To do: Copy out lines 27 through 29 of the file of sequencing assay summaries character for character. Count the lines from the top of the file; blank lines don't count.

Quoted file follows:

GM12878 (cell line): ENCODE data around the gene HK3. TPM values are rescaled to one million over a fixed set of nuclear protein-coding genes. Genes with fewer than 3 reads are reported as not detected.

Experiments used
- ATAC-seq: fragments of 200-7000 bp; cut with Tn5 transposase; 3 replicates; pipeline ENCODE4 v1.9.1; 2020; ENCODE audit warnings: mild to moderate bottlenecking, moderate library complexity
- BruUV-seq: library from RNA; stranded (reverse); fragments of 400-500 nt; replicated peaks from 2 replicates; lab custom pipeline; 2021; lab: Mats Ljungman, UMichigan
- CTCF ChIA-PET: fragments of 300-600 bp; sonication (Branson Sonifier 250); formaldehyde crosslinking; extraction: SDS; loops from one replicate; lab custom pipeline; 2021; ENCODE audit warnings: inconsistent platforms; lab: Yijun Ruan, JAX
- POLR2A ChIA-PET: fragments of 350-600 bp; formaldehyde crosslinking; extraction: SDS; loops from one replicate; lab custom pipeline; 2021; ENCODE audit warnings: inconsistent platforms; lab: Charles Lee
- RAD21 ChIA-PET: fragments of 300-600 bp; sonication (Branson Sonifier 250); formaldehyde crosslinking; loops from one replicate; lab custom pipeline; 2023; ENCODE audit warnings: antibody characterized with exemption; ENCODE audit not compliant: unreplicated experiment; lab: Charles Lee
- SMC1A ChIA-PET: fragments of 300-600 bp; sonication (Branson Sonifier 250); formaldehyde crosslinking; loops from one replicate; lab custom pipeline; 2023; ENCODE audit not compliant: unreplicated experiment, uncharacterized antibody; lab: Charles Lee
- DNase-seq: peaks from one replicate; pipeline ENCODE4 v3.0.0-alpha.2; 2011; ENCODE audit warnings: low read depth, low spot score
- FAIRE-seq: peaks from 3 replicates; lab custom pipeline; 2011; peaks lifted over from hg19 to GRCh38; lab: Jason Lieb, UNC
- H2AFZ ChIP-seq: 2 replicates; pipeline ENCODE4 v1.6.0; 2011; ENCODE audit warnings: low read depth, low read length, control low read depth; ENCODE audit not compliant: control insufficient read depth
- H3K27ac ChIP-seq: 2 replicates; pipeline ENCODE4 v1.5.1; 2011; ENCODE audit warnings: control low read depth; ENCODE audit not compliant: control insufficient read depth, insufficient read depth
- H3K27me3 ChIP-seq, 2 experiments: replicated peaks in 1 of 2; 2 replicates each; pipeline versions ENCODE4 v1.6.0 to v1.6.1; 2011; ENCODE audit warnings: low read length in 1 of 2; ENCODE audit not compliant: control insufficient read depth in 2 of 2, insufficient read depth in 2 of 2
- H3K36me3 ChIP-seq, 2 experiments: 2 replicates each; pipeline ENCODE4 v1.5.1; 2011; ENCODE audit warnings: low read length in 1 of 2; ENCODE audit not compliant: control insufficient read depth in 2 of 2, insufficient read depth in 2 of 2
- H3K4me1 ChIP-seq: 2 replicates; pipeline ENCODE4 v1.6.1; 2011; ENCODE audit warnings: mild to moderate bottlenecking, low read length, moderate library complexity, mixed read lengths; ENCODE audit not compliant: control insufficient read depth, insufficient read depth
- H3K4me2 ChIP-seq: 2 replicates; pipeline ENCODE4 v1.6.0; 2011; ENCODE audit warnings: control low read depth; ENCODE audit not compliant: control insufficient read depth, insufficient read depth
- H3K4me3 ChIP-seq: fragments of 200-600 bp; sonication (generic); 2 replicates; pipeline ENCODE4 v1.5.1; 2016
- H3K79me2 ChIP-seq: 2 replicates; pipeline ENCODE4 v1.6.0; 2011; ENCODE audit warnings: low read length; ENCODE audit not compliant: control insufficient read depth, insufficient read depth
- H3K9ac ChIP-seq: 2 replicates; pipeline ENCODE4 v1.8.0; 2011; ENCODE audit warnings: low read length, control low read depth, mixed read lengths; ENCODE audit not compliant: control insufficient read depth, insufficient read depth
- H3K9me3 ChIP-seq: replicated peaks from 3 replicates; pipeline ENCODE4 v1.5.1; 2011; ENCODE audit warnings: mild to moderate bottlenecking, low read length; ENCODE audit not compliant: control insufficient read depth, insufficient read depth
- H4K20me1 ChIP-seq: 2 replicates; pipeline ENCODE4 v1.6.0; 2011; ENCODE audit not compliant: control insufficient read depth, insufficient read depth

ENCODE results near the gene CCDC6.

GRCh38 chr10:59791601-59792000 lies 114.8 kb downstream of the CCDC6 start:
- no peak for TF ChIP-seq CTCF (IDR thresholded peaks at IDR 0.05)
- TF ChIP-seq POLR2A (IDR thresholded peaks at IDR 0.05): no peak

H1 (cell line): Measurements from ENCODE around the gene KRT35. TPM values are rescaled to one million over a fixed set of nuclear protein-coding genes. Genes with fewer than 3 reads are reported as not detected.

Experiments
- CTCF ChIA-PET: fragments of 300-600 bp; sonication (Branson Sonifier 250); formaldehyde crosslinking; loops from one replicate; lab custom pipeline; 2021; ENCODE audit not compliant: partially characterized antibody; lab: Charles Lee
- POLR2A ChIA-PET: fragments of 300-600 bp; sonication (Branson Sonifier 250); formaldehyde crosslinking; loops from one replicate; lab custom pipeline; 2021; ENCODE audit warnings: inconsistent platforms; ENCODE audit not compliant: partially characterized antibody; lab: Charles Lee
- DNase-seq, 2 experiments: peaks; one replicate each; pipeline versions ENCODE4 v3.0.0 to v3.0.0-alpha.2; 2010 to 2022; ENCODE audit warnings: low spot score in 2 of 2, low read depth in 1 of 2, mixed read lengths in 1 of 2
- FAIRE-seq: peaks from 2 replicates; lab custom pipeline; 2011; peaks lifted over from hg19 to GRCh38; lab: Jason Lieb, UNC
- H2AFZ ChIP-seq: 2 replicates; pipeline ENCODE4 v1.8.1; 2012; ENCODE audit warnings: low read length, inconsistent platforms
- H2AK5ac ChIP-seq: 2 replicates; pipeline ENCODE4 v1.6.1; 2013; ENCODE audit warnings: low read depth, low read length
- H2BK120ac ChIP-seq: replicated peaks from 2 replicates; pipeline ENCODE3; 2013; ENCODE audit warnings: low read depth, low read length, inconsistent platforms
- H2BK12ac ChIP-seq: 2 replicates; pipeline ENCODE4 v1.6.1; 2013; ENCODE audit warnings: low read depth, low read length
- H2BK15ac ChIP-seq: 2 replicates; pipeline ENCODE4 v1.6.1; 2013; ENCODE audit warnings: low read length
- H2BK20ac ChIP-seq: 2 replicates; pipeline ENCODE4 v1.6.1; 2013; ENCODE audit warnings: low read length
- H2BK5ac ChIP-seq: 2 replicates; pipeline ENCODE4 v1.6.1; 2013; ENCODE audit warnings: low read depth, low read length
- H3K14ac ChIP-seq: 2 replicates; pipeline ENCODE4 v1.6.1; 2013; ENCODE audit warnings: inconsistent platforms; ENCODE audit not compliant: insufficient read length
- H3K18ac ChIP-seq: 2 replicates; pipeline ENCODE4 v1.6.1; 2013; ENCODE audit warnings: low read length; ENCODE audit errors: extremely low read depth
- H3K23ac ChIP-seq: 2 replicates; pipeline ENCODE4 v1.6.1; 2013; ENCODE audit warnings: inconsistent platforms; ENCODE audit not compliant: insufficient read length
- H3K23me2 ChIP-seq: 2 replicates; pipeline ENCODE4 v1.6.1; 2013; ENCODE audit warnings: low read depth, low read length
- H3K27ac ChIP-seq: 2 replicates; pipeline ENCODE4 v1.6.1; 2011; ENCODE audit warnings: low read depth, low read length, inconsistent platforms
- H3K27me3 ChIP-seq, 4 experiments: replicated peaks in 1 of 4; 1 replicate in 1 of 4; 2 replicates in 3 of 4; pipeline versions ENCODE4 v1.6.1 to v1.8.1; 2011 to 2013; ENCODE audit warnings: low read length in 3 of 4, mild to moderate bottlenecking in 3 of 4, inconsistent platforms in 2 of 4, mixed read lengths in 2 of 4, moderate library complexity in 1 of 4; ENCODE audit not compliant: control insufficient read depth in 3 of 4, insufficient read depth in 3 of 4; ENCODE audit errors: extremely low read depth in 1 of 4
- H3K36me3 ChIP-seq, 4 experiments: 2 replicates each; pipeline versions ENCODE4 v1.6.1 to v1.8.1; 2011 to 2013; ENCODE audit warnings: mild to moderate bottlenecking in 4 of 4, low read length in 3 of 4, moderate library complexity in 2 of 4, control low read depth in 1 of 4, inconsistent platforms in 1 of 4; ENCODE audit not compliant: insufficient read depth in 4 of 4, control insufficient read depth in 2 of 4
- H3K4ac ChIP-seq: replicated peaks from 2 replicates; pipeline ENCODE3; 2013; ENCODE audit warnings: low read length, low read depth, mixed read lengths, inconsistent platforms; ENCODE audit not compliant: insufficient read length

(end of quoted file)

Experiments
- CTCF ChIA-PET: fragments of 300-600 bp; sonication (Branson Sonifier 250); formaldehyde crosslinking; loops from one replicate; lab custom pipeline; 2021; ENCODE audit not compliant: partially characterized antibody; lab: Charles Lee
- POLR2A ChIA-PET: fragments of 300-600 bp; sonication (Branson Sonifier 250); formaldehyde crosslinking; loops from one replicate; lab custom pipeline; 2021; ENCODE audit warnings: inconsistent platforms; ENCODE audit not compliant: partially characterized antibody; lab: Charles Lee